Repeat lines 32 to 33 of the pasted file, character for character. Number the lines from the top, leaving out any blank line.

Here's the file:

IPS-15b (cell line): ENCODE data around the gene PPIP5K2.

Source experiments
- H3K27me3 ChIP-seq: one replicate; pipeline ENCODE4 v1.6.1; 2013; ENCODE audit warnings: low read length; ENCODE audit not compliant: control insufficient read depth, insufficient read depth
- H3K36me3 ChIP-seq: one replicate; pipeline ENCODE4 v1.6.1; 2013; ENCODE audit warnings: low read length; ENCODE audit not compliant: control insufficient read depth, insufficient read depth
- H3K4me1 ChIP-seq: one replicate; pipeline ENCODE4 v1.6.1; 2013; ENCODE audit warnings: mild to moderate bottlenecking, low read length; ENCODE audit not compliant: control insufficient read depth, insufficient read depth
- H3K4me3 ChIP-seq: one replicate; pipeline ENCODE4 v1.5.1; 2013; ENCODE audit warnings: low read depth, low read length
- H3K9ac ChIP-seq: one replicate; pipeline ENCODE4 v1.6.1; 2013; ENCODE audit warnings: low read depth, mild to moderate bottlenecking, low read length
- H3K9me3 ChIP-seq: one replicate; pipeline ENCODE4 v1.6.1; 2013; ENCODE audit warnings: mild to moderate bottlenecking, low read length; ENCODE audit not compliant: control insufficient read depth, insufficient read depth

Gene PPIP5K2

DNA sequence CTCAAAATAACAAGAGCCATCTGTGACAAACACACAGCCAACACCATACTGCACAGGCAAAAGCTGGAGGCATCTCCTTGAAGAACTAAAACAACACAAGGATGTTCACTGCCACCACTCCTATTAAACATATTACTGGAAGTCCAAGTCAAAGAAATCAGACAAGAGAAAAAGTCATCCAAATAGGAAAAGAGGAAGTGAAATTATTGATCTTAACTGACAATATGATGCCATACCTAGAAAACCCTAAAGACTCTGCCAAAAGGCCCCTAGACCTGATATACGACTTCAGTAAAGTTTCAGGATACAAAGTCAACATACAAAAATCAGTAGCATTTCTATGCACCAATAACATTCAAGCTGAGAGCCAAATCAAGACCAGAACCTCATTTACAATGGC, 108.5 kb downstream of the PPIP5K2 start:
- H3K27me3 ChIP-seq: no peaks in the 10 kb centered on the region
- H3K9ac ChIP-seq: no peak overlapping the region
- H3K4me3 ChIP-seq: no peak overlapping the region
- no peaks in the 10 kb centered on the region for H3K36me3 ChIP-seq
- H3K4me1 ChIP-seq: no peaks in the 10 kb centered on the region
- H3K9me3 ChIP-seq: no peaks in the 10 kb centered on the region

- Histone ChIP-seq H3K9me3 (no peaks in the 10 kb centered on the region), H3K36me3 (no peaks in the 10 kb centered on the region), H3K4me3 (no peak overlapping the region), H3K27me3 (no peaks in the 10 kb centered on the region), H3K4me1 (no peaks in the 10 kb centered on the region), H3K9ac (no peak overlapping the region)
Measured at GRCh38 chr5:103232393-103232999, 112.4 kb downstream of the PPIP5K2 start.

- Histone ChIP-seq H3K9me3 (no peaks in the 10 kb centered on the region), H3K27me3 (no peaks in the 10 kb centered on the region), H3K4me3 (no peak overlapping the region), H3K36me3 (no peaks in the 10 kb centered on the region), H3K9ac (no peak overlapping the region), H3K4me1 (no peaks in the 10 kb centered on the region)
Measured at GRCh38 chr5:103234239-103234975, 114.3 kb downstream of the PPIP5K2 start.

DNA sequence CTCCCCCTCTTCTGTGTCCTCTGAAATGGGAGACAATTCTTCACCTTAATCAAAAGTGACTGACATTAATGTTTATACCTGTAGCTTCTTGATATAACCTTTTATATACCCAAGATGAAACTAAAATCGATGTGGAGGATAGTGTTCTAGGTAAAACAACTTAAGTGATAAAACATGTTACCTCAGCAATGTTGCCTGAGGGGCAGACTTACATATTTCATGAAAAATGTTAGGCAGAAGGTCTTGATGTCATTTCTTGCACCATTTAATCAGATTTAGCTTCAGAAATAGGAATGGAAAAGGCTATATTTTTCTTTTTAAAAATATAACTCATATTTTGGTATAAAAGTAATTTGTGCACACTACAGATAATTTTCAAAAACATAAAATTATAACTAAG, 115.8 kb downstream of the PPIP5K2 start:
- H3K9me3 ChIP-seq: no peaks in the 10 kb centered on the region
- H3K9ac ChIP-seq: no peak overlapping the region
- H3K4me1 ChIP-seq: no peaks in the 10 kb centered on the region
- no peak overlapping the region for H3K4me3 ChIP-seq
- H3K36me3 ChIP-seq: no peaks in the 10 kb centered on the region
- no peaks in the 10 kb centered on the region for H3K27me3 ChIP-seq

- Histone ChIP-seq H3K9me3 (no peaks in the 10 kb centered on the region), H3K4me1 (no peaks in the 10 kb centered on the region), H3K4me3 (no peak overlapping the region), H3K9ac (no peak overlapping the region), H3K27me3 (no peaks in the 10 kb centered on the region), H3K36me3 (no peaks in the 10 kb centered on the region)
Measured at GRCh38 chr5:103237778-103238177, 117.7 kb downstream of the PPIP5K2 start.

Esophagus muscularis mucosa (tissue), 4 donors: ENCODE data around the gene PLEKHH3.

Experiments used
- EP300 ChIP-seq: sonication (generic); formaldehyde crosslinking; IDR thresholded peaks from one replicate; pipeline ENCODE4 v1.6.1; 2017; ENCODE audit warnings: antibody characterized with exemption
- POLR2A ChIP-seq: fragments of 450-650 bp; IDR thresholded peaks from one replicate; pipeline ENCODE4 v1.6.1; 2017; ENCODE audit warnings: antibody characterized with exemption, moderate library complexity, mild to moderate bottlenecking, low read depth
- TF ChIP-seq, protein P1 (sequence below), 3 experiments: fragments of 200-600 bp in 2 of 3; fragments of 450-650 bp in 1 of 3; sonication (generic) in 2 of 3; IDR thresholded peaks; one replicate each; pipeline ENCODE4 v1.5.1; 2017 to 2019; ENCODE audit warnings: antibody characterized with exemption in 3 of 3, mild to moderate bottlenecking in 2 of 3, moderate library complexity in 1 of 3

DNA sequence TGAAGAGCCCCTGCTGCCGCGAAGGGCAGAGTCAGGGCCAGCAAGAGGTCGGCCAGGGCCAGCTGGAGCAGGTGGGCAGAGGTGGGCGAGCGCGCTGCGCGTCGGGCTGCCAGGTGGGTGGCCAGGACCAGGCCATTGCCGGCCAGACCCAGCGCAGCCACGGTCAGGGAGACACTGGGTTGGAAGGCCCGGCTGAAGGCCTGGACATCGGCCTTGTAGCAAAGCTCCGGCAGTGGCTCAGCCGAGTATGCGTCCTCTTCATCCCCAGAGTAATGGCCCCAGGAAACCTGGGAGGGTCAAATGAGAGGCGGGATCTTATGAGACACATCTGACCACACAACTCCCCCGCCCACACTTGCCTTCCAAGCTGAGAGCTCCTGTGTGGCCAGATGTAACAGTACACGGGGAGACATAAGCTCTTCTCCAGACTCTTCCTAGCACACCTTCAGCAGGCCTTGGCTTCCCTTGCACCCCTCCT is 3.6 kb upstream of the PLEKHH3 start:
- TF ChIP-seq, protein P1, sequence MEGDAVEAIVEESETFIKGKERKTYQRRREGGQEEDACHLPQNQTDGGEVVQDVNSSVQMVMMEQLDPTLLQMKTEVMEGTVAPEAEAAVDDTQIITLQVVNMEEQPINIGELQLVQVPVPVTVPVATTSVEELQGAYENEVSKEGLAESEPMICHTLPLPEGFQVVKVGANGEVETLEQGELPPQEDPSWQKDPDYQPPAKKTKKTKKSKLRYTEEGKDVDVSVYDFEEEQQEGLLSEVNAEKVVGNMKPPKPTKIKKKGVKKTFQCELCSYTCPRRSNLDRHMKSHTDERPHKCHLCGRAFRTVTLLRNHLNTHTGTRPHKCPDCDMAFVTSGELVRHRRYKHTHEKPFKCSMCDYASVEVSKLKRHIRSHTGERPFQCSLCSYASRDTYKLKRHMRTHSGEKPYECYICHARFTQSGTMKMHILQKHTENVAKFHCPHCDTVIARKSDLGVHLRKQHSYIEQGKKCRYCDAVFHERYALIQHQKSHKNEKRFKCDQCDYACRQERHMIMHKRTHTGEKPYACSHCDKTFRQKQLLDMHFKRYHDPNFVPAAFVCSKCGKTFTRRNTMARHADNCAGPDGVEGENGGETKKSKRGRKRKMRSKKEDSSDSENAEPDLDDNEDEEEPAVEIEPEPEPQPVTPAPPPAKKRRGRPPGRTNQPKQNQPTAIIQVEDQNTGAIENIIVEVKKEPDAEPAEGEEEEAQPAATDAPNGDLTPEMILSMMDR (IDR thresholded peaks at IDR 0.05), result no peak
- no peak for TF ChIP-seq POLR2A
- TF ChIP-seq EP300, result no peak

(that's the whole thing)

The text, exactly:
- EP300 ChIP-seq: sonication (generic); formaldehyde crosslinking; IDR thresholded peaks from one replicate; pipeline ENCODE4 v1.6.1; 2017; ENCODE audit warnings: antibody characterized with exemption
- POLR2A ChIP-seq: fragments of 450-650 bp; IDR thresholded peaks from one replicate; pipeline ENCODE4 v1.6.1; 2017; ENCODE audit warnings: antibody characterized with exemption, moderate library complexity, mild to moderate bottlenecking, low read depth